Friday, March 6, 2015
Ant, Ivy, Maven, Gradle, what and why?
Developers coming from the .Net world often wield several arguments against Java, some of these with reason, and others simply by sheer laziness.
One of the most common arguments against Java is the number of technologies and libraries around it, too many of them to do the same thing, and when you want to start, you find yourself lost in a ocean of information, often disorganized, almost in a chaos.
But, is it good or bad to have several libraries to achieve our goals?
The positive aspects of this situation from the perspective of the native Java developers are:
- The variety of options to achieve a single goal.
- It is almost always Open Source code, so, you can fix it if you need it.
The negative aspects of this situation from the perspective of native .Net developers?
- You don't know where to start.
- You don't know which, of the many technologies, is the best. Take for example this list of Views Templates: JSP/JSTL, Thymeleaf, Tiles, Freemarker, Velocity. It means that even within the same Java world it may be high learning curve to include a new member to the team.
- Little centralized documentation.
- The shelf life of the technologies is relatively much shorter than in .Net.
- And finally, there is a tree of dependencies between libraries with many levels, many times becoming an endless story.
Are the .Net people wrong? - No, I think they are not.
I clearly remember that years ago I was working on a project to make a website for games. The project leader (one of the people with more knowledge of the Java world) wanted to use quite an advanced and complex library set. A couple of years later I asked him to mount the site on a test server to show it to a client and you know what?
1- He needed a huge time to install everything from scratch. In the end, we never installed the app again.
2- The main library that we used, the core of everything, was not developed further. It would be forever forgotten. Besides, the huge list of dependencies had run with the same luck.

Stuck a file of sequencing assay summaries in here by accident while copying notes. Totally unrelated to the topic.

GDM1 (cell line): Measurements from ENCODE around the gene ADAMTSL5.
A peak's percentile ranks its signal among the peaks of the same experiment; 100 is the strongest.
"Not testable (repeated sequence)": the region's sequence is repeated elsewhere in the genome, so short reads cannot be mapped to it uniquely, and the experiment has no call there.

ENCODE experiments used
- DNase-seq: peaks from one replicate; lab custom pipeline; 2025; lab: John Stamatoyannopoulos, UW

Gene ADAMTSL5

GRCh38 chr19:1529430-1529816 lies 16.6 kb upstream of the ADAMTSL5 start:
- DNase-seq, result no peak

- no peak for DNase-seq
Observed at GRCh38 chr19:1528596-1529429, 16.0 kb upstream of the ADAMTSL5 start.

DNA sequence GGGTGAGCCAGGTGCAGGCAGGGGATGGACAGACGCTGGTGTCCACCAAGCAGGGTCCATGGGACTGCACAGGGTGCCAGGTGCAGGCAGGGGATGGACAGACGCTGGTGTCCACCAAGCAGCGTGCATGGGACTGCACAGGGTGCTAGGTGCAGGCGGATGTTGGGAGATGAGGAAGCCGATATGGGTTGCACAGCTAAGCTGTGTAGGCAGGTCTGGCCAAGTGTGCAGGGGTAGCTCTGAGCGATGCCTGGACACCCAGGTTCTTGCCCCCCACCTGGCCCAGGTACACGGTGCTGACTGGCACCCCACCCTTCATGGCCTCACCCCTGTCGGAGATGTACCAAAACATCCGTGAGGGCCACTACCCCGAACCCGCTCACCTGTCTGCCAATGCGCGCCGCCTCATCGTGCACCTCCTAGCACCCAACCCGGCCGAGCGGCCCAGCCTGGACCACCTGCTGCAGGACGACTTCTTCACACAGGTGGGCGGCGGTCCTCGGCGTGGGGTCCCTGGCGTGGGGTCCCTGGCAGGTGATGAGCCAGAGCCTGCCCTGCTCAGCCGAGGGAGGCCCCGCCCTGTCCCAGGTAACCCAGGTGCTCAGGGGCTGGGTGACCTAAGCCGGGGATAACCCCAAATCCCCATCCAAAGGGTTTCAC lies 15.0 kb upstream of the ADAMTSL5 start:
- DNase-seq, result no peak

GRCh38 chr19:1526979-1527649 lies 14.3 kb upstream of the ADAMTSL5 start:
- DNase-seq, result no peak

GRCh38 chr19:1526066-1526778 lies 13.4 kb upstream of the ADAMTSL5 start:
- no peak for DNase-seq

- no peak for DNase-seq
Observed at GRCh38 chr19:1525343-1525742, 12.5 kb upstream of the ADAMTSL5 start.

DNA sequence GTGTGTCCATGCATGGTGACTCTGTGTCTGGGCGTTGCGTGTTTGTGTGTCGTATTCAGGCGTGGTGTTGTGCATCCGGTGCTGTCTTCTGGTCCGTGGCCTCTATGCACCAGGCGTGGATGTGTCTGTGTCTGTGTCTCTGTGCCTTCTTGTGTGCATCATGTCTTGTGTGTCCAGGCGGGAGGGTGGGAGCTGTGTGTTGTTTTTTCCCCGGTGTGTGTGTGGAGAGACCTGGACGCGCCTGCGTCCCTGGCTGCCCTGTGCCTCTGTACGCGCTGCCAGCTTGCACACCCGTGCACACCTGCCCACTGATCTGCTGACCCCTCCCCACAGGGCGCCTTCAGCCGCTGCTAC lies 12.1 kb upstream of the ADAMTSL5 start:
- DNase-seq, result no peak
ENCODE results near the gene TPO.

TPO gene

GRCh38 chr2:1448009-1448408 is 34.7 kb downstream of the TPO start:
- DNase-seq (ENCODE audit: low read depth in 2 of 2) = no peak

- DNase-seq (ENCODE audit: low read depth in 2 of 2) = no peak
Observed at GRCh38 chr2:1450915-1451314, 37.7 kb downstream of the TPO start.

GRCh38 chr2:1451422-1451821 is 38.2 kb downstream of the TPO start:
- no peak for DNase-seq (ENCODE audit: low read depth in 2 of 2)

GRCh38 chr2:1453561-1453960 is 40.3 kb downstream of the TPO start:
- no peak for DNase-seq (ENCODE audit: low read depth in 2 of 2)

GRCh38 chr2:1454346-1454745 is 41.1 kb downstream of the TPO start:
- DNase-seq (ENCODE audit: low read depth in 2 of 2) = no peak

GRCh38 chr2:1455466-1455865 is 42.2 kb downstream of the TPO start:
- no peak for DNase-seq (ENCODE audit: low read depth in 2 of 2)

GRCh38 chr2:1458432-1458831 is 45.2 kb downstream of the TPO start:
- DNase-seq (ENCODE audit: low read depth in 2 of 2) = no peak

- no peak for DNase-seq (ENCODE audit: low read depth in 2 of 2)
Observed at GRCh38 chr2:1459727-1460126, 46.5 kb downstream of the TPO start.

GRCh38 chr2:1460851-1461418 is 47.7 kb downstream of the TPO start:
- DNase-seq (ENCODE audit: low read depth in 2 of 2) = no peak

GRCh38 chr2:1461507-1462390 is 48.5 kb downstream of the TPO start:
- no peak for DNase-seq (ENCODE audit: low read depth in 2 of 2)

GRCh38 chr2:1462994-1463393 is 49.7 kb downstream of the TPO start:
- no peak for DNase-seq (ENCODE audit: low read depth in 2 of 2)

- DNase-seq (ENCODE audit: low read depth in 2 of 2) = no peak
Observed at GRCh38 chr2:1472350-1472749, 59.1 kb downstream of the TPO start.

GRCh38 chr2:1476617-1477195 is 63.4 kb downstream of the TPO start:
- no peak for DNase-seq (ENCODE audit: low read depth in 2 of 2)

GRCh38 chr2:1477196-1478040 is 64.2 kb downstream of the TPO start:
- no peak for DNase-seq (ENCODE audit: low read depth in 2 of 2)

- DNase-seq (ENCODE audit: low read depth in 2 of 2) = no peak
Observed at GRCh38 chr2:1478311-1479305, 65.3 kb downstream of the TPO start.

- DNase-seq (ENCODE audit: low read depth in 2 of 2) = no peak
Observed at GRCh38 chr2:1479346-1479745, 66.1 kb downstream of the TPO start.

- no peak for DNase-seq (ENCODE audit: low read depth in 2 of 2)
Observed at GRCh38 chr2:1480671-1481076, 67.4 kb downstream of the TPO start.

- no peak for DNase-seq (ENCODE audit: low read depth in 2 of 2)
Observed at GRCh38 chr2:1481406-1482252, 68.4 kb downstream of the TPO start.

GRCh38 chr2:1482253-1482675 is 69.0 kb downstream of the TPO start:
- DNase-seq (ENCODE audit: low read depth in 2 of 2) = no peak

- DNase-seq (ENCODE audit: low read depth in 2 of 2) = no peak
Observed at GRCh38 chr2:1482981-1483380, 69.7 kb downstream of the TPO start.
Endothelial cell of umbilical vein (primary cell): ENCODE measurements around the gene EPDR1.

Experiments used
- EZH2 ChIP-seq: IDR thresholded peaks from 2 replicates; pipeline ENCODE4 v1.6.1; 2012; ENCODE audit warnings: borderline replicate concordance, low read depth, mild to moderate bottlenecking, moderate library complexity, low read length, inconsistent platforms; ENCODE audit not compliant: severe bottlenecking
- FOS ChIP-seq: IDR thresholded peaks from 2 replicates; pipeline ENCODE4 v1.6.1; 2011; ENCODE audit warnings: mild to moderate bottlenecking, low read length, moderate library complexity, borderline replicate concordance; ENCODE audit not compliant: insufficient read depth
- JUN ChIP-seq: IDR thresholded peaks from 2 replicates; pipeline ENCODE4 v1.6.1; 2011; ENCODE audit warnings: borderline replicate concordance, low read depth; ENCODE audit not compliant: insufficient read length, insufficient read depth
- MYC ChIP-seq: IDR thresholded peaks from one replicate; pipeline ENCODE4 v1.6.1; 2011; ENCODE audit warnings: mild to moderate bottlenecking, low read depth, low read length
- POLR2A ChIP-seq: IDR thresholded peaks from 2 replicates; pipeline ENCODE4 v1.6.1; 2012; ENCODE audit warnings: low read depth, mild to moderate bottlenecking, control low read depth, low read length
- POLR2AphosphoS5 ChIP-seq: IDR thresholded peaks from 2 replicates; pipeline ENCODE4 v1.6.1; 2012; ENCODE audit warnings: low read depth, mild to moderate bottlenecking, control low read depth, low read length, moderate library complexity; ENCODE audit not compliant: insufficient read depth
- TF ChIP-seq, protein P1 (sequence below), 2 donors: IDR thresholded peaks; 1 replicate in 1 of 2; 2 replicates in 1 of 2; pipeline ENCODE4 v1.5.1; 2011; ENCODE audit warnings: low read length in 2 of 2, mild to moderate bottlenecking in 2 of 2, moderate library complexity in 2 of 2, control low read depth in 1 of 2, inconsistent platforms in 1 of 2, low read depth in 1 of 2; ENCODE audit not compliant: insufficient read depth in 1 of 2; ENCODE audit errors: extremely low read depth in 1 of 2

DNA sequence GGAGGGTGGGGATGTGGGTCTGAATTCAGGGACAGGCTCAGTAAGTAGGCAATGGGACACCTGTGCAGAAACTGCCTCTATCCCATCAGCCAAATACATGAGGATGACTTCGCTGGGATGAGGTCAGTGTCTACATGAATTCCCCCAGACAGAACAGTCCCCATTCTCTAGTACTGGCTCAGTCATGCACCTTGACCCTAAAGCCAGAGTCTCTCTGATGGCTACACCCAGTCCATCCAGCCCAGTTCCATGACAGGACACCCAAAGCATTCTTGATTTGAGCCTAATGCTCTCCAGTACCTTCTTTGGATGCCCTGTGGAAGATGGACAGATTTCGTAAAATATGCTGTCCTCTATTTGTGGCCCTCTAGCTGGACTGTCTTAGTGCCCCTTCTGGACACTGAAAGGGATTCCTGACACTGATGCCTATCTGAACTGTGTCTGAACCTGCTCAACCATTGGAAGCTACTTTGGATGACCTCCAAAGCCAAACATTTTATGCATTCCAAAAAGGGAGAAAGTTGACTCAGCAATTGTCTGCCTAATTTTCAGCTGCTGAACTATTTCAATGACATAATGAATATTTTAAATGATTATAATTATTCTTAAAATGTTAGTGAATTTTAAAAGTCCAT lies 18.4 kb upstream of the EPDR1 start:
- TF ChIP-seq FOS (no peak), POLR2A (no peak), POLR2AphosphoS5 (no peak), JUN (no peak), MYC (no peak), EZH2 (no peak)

Then, in the midst of all this chaos, something or someone should put order and simplify these processes. That's where tools for project and dependency management, automatic updates, packaging and distribution, appear.
Here is why the native .Net developer finds so complex to come into the Java world, because in all honesty, they never have had that chaos: they have always had a MSDN containing all the documentation centralized, either online or offline.
Then, in the Java world arises Ant, Ivy, Maven, Gradle, etc., and one problem was solved, but at the same time this keeps the other problem open; which one of the many availables project's managers is good to me?
It's really ironic because something created to organize the chaos collaborates to create even more chaos, ha ha.
Well, the most famous and used tool is Maven, I think, but lately Gradle is raising with much power. However, Gradle has "partnership" with Maven because it makes use of its repositories and all his knowledge accumulated over the years.
Gradle is now used by Android Studio. Gradle is now on par with Maven in the Spring Framework tutorials.
There you go a list of useful resources: